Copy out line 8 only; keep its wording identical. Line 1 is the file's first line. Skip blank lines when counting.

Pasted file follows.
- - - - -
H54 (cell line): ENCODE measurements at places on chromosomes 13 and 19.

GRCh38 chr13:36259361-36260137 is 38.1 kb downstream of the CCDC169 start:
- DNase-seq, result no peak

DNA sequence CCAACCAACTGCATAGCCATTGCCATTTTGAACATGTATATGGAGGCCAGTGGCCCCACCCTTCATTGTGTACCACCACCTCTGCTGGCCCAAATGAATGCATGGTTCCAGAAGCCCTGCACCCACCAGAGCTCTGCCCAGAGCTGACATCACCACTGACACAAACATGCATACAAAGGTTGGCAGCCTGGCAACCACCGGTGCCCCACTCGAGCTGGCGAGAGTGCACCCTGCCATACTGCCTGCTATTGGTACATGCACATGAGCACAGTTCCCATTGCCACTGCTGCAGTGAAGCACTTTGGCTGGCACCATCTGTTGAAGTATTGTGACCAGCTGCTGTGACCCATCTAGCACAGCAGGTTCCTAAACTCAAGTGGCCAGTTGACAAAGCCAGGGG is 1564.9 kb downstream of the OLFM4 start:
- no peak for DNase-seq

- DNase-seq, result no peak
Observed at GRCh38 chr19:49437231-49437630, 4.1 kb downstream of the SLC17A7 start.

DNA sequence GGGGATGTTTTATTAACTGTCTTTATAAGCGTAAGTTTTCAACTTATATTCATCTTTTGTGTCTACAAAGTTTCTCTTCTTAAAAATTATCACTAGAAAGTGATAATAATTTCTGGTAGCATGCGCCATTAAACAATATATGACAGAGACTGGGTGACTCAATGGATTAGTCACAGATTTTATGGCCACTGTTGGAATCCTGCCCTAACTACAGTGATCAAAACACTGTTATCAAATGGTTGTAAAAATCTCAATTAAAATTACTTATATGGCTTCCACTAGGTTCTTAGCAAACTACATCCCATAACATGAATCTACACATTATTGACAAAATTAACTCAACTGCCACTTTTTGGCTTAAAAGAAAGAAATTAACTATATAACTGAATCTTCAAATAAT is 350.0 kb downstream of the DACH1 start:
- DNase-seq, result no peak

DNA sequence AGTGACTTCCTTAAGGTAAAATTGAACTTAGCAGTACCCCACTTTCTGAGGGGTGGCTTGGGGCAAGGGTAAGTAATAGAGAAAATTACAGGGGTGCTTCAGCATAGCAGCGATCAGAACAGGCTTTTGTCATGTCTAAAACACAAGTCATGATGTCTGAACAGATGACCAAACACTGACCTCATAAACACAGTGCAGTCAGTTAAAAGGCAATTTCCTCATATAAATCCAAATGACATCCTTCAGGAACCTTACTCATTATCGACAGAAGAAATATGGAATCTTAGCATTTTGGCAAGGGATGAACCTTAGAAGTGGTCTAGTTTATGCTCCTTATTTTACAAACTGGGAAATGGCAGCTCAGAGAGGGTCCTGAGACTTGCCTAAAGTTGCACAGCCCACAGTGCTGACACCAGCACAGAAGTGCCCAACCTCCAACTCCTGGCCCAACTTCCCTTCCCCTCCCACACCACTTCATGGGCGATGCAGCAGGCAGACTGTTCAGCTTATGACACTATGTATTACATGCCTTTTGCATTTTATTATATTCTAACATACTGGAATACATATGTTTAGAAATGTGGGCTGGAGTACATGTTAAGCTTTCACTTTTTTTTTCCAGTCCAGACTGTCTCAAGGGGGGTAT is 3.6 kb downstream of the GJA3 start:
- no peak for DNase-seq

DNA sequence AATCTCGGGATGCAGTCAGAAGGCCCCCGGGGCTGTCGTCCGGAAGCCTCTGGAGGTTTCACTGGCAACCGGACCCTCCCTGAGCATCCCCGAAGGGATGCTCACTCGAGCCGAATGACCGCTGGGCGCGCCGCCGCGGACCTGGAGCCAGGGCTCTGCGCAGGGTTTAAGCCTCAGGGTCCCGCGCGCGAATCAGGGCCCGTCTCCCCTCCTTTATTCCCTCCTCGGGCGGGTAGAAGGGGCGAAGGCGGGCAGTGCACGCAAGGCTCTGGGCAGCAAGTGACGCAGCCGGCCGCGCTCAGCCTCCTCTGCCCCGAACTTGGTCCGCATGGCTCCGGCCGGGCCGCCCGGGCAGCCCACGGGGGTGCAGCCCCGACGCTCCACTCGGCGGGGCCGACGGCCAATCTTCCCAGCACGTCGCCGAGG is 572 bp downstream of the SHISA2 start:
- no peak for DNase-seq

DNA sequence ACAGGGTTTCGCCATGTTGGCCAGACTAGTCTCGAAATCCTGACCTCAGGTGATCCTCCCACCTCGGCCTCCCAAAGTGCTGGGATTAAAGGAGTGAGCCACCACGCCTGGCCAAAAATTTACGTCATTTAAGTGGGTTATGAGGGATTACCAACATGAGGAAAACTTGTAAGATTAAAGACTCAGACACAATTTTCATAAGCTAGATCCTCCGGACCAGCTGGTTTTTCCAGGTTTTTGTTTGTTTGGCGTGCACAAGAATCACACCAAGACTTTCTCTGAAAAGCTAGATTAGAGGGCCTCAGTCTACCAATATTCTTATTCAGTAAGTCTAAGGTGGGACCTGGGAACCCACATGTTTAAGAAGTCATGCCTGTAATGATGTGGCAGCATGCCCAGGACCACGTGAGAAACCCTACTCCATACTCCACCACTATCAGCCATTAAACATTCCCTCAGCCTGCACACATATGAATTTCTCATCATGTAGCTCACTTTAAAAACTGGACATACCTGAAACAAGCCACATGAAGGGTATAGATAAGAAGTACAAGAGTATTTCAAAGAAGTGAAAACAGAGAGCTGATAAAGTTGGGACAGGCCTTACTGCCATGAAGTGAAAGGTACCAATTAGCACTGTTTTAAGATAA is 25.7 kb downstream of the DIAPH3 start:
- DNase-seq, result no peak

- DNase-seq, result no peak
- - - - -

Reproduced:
DNA sequence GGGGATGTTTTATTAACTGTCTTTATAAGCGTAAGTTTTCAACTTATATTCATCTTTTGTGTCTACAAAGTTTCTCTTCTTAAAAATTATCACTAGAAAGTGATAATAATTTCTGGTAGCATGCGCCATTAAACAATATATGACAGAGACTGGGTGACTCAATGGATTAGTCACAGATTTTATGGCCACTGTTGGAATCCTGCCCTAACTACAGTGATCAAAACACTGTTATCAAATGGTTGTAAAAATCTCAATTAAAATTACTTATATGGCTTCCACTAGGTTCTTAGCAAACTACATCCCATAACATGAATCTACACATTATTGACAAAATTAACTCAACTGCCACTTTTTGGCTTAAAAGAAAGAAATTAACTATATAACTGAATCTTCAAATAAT is 350.0 kb downstream of the DACH1 start: